I learned correct grammar growing up. My parents used it and politely corrected us when we were little, but I distinctly remember being taught correct grammar in elementary school, and having it repeayed in junior high and high school. So even people whose parents didn’t teach them from the get-go could have learned proper grammar if they were paying attention. Aren’t these rules taught in public school (i.e., way before college) anymore? They were when I was going to school, and if they aren’t now, it’s a shame. I don’t think “not having intense studies in grammar” (in college?) excuses one from being able to spell and write correctly. To me, it shows that either you don’t care, or you’re unable to learn “grammar school” concepts.

    I am not an English major. My degrees are science degrees, too. Whether or not you understand science, or have scientific degress, is irrelevant, imo.

    Sure, I make typos now and then, and I’m sure there are some words I don’t know how to spell (most of the time I’ll either try to find a synonym or look up the word). Nobody’s perfect. I just wish more people would stop writing about how they want to “loose” weight (what, they want to be jiggly?), or refer to their “oldest child” (when they only have two), or use apostrophes for something that is plural.

    So yes, call it a character flaw, if you will. If someone can’t or doesn’t write correctly, and bills himself as an expert in any field, I will find it difficult to give anything he writes any creedence.

    If I like the writer, and believe they might be receptive to being told of their mistakes, I might tell them privately. But I’m not going to publicly call them out, because that’s mean.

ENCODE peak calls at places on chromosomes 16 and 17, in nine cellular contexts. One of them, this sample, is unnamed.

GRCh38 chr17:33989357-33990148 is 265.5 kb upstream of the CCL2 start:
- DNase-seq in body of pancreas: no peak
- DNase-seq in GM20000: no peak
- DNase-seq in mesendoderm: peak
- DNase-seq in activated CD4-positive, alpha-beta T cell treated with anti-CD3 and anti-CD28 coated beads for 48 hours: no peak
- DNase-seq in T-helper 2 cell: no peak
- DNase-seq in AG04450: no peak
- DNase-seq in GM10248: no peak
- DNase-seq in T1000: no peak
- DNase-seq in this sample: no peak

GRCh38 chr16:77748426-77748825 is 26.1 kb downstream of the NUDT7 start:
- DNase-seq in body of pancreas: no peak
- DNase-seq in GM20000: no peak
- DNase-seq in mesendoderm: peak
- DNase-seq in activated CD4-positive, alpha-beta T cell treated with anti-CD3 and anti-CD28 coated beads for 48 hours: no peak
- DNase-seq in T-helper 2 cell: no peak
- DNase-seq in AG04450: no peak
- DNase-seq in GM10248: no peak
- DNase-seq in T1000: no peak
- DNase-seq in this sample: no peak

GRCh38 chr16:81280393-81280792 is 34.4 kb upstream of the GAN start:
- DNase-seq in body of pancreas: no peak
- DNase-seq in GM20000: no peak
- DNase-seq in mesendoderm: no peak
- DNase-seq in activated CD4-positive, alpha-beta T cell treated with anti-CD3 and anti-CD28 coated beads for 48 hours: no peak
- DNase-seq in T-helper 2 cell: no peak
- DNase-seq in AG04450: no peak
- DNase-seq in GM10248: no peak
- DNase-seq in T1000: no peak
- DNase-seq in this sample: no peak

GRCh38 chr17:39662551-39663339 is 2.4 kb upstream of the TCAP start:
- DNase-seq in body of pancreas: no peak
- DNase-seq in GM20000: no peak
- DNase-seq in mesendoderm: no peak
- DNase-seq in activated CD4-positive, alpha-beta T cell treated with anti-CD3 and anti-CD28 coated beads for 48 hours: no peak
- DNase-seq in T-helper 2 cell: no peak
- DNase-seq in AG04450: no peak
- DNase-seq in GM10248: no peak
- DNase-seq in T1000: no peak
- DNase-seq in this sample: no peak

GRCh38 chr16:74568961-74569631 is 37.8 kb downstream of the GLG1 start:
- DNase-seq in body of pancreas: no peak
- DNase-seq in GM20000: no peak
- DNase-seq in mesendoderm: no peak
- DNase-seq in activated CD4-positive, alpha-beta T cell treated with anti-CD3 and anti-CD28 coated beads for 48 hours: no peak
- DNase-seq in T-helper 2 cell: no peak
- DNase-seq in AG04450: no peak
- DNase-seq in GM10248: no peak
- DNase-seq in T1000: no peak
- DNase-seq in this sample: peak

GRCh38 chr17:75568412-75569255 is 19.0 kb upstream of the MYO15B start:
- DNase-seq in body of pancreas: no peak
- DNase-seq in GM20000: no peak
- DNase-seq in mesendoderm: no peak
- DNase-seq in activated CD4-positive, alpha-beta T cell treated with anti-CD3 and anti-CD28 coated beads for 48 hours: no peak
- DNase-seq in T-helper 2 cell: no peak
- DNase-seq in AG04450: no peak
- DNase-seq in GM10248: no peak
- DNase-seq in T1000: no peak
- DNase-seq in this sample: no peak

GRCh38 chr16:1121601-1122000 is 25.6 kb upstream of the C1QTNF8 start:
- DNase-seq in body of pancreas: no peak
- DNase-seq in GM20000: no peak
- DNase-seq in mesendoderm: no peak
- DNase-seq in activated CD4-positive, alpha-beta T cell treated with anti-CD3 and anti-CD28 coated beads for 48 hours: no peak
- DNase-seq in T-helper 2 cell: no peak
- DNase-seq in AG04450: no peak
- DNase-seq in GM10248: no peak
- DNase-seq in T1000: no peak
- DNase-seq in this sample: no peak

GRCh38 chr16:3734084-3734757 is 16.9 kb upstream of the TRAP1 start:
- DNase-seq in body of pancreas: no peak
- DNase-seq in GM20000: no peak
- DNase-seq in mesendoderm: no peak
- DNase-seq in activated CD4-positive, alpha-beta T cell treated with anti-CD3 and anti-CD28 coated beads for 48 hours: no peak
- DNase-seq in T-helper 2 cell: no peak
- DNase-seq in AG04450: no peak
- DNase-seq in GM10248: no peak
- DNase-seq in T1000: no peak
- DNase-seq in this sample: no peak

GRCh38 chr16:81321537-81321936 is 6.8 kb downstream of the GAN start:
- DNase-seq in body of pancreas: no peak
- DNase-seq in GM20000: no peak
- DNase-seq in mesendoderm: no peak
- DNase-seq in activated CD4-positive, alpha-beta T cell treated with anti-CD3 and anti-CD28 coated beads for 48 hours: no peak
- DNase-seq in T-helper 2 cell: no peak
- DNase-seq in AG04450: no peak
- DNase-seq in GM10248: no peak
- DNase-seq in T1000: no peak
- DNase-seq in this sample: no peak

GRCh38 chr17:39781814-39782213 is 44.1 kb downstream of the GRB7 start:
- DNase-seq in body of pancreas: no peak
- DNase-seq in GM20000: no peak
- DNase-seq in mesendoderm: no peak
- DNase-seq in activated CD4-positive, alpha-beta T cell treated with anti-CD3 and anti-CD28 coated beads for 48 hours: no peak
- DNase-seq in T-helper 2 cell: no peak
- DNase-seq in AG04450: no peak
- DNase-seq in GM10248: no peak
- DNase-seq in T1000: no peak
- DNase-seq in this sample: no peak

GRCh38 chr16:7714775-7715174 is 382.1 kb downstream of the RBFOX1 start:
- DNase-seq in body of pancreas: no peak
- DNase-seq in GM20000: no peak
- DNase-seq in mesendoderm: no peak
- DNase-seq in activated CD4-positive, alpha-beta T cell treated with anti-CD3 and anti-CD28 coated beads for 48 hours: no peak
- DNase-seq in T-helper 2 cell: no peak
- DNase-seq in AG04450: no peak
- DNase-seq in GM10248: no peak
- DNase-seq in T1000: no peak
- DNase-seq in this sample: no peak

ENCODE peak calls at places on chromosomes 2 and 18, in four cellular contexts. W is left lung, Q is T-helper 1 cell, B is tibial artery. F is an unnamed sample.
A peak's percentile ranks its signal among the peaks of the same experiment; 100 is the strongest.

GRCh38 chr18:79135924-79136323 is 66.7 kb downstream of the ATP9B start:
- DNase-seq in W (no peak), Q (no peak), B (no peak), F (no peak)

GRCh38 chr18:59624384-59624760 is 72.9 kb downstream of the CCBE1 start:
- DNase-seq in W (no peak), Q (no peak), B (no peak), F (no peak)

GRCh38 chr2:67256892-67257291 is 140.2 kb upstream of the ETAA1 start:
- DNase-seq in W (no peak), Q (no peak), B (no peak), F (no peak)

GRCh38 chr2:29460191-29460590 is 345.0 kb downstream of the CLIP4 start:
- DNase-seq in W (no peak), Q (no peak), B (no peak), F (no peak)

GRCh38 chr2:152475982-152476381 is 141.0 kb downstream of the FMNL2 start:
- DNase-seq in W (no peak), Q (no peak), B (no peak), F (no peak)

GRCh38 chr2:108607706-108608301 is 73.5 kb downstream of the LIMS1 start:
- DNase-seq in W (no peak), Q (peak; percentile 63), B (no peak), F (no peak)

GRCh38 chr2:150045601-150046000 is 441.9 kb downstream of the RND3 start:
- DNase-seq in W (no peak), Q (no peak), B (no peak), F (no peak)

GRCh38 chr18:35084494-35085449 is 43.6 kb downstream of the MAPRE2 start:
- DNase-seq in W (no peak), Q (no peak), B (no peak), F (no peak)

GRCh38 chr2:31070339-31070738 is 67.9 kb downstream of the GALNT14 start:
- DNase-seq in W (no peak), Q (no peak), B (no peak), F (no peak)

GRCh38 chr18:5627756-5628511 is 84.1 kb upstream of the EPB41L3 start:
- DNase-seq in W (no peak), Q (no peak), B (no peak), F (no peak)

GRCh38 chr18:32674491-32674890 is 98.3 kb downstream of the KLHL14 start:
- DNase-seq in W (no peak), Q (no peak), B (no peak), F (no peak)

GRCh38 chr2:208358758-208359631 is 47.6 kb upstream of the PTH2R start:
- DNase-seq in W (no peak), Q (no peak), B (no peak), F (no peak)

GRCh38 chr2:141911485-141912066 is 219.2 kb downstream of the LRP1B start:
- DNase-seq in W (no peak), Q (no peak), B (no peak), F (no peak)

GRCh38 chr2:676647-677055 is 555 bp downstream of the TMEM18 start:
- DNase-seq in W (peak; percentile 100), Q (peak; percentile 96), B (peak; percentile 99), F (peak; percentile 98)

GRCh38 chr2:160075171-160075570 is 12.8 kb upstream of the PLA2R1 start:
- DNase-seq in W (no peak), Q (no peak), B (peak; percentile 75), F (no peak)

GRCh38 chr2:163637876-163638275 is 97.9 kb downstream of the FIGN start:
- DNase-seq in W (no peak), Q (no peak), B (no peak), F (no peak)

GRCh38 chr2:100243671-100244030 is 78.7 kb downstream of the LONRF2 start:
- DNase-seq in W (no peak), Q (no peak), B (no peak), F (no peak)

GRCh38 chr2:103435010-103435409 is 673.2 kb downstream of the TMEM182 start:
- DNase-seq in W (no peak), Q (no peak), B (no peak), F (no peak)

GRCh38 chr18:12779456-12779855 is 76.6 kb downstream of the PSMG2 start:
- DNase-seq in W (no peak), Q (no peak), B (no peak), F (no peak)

I love you, Kim. But I’m a crazy woman who chafes at poor grammar.

  15. I would like to say that I know plenty of intelligent people who don’t speak properly, but maybe that’s because I weigh intelligence differently.

    But that’s not the point. Whatever you think about grammar, that’s fine. My point is I don’t believe it’s okay to make fun of people, period. But for some reason I’ve seen a lot of people mocking another’s speech/writing and just being mean about it. And I wanted to put it out there that – no matter what you think – I don’t ever think making fun of someone is funny. Somewhere down the line making fun of someone’s writing/speech became okay and humorous and as someone who has been on the other end of that? I just wanted to say that it’s not funny, in my opinion. No funnier than it would be to make fun of someone’s weight. Or fashion choices. I just don’t like it.

    Judge however you want – we all do that. My point of this entry was just that I don’t think it’s funny to openly mock people for not knowing the things you know. Does that make sense? I’m not saying people who judge another’s writing are mean, I’m just saying if they then link to it and post it on facebook or openly call them out somewhere making fun of their grammar, THAT is mean.

    And this is all my opinion, of course.

  16. I love this!! A few things:

    1. Yes! I think it’s nice when people make gentle corrections of consistent mistakes.
    2. Somehow I had never put it together in my head that you’d have a southern accent. This just increases my desire to hang out with you someday. (Probably will never happy, I have lots of social anxieties, too.)
    3. I love, love, love that your general point here is that it’s NEVER nice or ok to make fun of people. I really wish more people would understand and live by this. In fact, every once in awhile I’m guilty of it, too and I need to STOP.

  17. Man…I catch myself sometimes too. No one’s perfect. But I always feel like such crap later because all of my past issues with being made fun of come back and haunt me and I want to punch myself in the face.

    (Therapy, anyone? ;))

  18. Oh I GOT your point, no need to reiterate.

    But you made several points, and I was admitting that I can’t help but judge (in my mind)when I see errors I think there’s no excuse for making.

    Yes, there are “intelligent” people who don’t speak properly. They don’t SOUND intelligent, and probably are mis-judged because of it.